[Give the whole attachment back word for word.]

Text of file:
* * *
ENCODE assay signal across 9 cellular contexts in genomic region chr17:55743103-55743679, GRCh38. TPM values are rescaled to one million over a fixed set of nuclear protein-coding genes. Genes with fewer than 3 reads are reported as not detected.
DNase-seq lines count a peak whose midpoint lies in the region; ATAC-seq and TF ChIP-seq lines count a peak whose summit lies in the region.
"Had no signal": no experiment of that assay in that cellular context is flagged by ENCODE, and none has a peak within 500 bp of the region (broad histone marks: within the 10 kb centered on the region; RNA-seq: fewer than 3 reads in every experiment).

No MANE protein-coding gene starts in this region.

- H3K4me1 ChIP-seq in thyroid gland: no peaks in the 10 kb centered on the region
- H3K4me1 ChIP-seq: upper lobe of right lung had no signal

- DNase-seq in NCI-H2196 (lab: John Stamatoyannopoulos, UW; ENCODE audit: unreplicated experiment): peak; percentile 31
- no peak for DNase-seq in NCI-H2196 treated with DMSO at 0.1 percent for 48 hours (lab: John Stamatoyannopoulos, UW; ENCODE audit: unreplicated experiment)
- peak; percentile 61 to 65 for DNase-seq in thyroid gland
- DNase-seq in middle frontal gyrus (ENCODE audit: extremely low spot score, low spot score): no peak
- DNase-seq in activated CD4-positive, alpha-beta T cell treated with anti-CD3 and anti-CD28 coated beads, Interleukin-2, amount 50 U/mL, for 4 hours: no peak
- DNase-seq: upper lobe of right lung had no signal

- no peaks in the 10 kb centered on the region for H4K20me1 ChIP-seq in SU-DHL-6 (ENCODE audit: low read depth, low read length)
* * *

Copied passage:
ENCODE assay signal across 9 cellular contexts in genomic region chr17:55743103-55743679, GRCh38. TPM values are rescaled to one million over a fixed set of nuclear protein-coding genes. Genes with fewer than 3 reads are reported as not detected.
DNase-seq lines count a peak whose midpoint lies in the region; ATAC-seq and TF ChIP-seq lines count a peak whose summit lies in the region.
"Had no signal": no experiment of that assay in that cellular context is flagged by ENCODE, and none has a peak within 500 bp of the region (broad histone marks: within the 10 kb centered on the region; RNA-seq: fewer than 3 reads in every experiment).

No MANE protein-coding gene starts in this region.

- H3K4me1 ChIP-seq in thyroid gland: no peaks in the 10 kb centered on the region
- H3K4me1 ChIP-seq: upper lobe of right lung had no signal

- DNase-seq in NCI-H2196 (lab: John Stamatoyannopoulos, UW; ENCODE audit: unreplicated experiment): peak; percentile 31
- no peak for DNase-seq in NCI-H2196 treated with DMSO at 0.1 percent for 48 hours (lab: John Stamatoyannopoulos, UW; ENCODE audit: unreplicated experiment)
- peak; percentile 61 to 65 for DNase-seq in thyroid gland
- DNase-seq in middle frontal gyrus (ENCODE audit: extremely low spot score, low spot score): no peak
- DNase-seq in activated CD4-positive, alpha-beta T cell treated with anti-CD3 and anti-CD28 coated beads, Interleukin-2, amount 50 U/mL, for 4 hours: no peak
- DNase-seq: upper lobe of right lung had no signal

- no peaks in the 10 kb centered on the region for H4K20me1 ChIP-seq in SU-DHL-6 (ENCODE audit: low read depth, low read length)